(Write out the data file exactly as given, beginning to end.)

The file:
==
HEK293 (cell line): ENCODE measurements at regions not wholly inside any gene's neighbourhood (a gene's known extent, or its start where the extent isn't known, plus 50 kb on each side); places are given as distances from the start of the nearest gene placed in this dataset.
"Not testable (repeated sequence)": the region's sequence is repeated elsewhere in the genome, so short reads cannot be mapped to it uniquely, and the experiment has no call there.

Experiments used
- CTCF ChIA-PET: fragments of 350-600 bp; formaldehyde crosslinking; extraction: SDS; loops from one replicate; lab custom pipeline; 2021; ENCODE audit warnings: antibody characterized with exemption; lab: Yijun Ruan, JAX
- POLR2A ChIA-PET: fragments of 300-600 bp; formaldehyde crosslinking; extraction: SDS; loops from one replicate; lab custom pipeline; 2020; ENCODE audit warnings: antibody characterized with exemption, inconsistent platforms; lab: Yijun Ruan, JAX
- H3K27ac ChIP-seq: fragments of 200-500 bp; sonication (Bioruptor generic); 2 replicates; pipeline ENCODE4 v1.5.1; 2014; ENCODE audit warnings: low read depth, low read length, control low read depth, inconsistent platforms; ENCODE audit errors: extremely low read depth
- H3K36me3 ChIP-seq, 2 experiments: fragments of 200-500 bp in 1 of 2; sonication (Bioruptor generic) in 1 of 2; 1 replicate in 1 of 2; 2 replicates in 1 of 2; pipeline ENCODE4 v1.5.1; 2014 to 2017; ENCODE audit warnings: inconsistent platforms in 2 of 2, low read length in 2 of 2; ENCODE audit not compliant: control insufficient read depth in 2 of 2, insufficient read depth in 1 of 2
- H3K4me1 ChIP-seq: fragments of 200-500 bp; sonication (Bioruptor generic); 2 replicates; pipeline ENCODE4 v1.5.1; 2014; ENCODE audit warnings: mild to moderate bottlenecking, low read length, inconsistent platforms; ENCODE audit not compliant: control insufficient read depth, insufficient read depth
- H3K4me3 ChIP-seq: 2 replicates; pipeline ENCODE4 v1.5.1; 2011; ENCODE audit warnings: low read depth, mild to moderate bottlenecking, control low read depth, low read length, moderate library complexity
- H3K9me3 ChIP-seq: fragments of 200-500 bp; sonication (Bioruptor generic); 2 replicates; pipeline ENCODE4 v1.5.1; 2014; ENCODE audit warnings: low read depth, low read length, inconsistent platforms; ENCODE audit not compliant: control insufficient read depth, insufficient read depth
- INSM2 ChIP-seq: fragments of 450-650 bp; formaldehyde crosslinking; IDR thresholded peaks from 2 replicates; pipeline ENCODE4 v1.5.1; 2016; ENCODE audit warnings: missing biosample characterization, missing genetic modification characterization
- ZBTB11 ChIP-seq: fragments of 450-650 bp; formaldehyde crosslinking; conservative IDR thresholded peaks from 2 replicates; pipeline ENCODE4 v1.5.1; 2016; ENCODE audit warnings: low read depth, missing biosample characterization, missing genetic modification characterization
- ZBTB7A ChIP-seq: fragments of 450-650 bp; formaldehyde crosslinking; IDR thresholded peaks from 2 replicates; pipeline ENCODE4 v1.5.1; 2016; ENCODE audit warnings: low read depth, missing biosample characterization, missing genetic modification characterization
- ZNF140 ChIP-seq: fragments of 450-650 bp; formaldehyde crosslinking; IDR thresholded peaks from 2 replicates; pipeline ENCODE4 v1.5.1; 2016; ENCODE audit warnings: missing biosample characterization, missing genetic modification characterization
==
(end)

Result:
HEK293 (cell line): ENCODE measurements at regions not wholly inside any gene's neighbourhood (a gene's known extent, or its start where the extent isn't known, plus 50 kb on each side); places are given as distances from the start of the nearest gene placed in this dataset.
"Not testable (repeated sequence)": the region's sequence is repeated elsewhere in the genome, so short reads cannot be mapped to it uniquely, and the experiment has no call there.

Experiments used
- CTCF ChIA-PET: fragments of 350-600 bp; formaldehyde crosslinking; extraction: SDS; loops from one replicate; lab custom pipeline; 2021; ENCODE audit warnings: antibody characterized with exemption; lab: Yijun Ruan, JAX
- POLR2A ChIA-PET: fragments of 300-600 bp; formaldehyde crosslinking; extraction: SDS; loops from one replicate; lab custom pipeline; 2020; ENCODE audit warnings: antibody characterized with exemption, inconsistent platforms; lab: Yijun Ruan, JAX
- H3K27ac ChIP-seq: fragments of 200-500 bp; sonication (Bioruptor generic); 2 replicates; pipeline ENCODE4 v1.5.1; 2014; ENCODE audit warnings: low read depth, low read length, control low read depth, inconsistent platforms; ENCODE audit errors: extremely low read depth
- H3K36me3 ChIP-seq, 2 experiments: fragments of 200-500 bp in 1 of 2; sonication (Bioruptor generic) in 1 of 2; 1 replicate in 1 of 2; 2 replicates in 1 of 2; pipeline ENCODE4 v1.5.1; 2014 to 2017; ENCODE audit warnings: inconsistent platforms in 2 of 2, low read length in 2 of 2; ENCODE audit not compliant: control insufficient read depth in 2 of 2, insufficient read depth in 1 of 2
- H3K4me1 ChIP-seq: fragments of 200-500 bp; sonication (Bioruptor generic); 2 replicates; pipeline ENCODE4 v1.5.1; 2014; ENCODE audit warnings: mild to moderate bottlenecking, low read length, inconsistent platforms; ENCODE audit not compliant: control insufficient read depth, insufficient read depth
- H3K4me3 ChIP-seq: 2 replicates; pipeline ENCODE4 v1.5.1; 2011; ENCODE audit warnings: low read depth, mild to moderate bottlenecking, control low read depth, low read length, moderate library complexity
- H3K9me3 ChIP-seq: fragments of 200-500 bp; sonication (Bioruptor generic); 2 replicates; pipeline ENCODE4 v1.5.1; 2014; ENCODE audit warnings: low read depth, low read length, inconsistent platforms; ENCODE audit not compliant: control insufficient read depth, insufficient read depth
- INSM2 ChIP-seq: fragments of 450-650 bp; formaldehyde crosslinking; IDR thresholded peaks from 2 replicates; pipeline ENCODE4 v1.5.1; 2016; ENCODE audit warnings: missing biosample characterization, missing genetic modification characterization
- ZBTB11 ChIP-seq: fragments of 450-650 bp; formaldehyde crosslinking; conservative IDR thresholded peaks from 2 replicates; pipeline ENCODE4 v1.5.1; 2016; ENCODE audit warnings: low read depth, missing biosample characterization, missing genetic modification characterization
- ZBTB7A ChIP-seq: fragments of 450-650 bp; formaldehyde crosslinking; IDR thresholded peaks from 2 replicates; pipeline ENCODE4 v1.5.1; 2016; ENCODE audit warnings: low read depth, missing biosample characterization, missing genetic modification characterization
- ZNF140 ChIP-seq: fragments of 450-650 bp; formaldehyde crosslinking; IDR thresholded peaks from 2 replicates; pipeline ENCODE4 v1.5.1; 2016; ENCODE audit warnings: missing biosample characterization, missing genetic modification characterization